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Let $(a_n)$ be a bounded sequence. Let $c \in \mathbb{R}$ and suppose that $c \geq 0$. Prove then that $$ \lim_{n \to \infty} \sup (ca_n) = c \cdot \lim_{n \to \infty} \sup a_n. $$

Attempt at proof: I managed to prove one inequality. Here is my reasoning:

$(a_n)$ is a bounded sequence. For every $n \in \mathbb{N}$ the subset $A_n = \left\{ a_m \mid m \geq n \right\}$ is then a bounded subset of $\mathbb{R}$. Hence it has a supremum. Let $y_n = \sup A_n$. Now consider the set $$B_n = \left\{ c a_m \mid m \geq n \right\}. $$ Let $ m \geq n$ be arbitrary. Because $a_m \in A_n$, we have that $a_m \leq y_n$. Because $c \geq 0$, it also holds that $ca_m \leq c y_n$. But $ca_m \in B_n$. Since $m$ was chosen arbitrarily, this proves that $c y_n$ is an upper bound for $B_n$. But $\sup(B_n)$ is the least upper bound. Hence it follows that $\sup(B_n) \leq c y_n$. By taking the limit it now follows that $$ \lim_{n \to \infty} \sup (ca_n) \leq c \cdot \lim_{n \to \infty} \sup a_n.$$ But I don't know how to prove the other inequality. I tried to assume that $$ \lim_{n \to \infty} \sup (ca_n) < c \cdot \lim_{n \to \infty} \sup a_n $$ and then to derive a contradiction, but I was not able to.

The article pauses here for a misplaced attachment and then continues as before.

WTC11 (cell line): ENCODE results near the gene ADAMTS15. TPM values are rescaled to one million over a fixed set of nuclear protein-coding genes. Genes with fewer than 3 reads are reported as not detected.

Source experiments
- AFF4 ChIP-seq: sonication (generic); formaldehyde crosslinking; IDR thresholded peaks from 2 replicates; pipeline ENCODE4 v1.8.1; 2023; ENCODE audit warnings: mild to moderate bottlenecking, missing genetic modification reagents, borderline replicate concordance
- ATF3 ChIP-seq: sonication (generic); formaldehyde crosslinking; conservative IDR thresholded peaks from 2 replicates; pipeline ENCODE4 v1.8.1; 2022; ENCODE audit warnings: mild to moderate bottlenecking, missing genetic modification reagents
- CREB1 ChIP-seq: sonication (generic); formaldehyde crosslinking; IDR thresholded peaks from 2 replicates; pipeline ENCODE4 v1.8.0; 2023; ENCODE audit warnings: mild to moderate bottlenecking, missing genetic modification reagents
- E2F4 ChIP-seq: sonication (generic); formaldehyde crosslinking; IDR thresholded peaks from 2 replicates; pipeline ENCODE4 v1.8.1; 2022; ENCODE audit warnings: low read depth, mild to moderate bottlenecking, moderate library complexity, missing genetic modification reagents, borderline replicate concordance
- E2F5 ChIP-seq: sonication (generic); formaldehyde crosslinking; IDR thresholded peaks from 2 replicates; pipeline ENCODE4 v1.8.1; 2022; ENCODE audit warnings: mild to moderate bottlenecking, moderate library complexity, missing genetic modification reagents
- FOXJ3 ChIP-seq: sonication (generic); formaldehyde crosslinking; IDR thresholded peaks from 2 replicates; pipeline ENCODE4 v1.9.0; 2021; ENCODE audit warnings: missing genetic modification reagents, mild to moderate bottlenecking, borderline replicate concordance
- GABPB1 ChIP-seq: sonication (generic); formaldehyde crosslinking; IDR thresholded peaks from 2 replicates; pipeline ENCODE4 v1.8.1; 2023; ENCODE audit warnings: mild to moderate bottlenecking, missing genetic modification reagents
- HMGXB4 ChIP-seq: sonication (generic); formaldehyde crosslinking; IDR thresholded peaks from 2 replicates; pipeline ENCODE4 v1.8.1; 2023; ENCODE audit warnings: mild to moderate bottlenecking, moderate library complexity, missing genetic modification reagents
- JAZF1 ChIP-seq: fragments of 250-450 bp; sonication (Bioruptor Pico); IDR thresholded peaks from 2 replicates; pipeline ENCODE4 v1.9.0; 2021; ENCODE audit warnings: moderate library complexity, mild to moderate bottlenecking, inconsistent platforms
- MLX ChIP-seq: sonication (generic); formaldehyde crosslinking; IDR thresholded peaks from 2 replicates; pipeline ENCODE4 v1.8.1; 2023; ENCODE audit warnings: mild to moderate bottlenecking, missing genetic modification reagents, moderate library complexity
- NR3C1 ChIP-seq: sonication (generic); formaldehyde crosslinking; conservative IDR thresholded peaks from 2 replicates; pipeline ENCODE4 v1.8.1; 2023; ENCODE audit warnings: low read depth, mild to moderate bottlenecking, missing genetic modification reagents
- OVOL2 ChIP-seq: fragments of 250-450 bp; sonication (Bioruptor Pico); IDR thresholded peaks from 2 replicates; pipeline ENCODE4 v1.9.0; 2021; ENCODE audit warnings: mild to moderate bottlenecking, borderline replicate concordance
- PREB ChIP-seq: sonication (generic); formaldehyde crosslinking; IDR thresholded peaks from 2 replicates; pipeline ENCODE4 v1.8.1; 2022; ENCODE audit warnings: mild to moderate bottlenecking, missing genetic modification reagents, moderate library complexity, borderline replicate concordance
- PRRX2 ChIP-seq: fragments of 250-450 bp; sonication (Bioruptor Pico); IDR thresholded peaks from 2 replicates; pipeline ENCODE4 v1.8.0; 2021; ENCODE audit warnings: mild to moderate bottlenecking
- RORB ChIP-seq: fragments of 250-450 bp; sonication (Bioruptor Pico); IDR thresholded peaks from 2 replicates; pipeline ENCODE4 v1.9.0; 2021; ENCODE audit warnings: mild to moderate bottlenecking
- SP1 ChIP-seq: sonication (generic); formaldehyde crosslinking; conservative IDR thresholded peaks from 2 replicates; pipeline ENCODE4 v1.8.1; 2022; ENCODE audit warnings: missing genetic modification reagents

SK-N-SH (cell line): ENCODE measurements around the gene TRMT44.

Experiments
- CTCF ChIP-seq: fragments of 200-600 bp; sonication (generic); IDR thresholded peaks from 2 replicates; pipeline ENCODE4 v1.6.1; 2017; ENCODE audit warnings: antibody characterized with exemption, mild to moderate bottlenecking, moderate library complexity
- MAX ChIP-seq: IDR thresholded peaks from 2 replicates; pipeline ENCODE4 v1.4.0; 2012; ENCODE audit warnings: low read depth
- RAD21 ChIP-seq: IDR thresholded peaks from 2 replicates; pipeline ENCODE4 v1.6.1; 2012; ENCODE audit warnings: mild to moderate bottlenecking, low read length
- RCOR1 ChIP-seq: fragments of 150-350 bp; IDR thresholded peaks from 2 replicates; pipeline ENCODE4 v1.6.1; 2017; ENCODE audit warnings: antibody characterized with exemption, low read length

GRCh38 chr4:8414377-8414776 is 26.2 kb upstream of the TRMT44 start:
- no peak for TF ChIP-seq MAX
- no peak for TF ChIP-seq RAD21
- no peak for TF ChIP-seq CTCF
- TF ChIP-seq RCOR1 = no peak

Any help please to proof the other inequality?

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  • $\begingroup$ you better use this definition: $\limsup_n a_n = \lim_{n \to \infty} \sup_{k \geq n} a_k $, and note that $(\sup_{k \geq n} a_k)$ is a decreasing sequence. $\endgroup$ – SiXUlm Jan 28 '16 at 18:07
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If $c=0$ the conclusion is quite obvious. We need only consider $c > 0$.

When proving things like this, you often prove one inequality first and then simply use that inequality to prove the other. In your case, you've already proven \begin{equation} \tag{1} \limsup_{n\to \infty} (ca_n) \le c\limsup(a_n). \end{equation} Now consider $$\limsup_{n\to \infty} a_n = \limsup_{n\to \infty} \left(\frac 1 c c a_n \right) \le \frac 1 c \limsup_{n\to \infty} (ca_n) \,\,\,\,\,\,\,\,\,\, \text{ by } (1).$$ Multiplying both sides by $c$ gives $$c \limsup_{n\to \infty} a_n \le \limsup_{n\to \infty} (ca_n)$$ which is the desired conclusion.

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  • $\begingroup$ Such a simple and elegant answer! Thank you a lot. $\endgroup$ – Kamil Jan 28 '16 at 18:17

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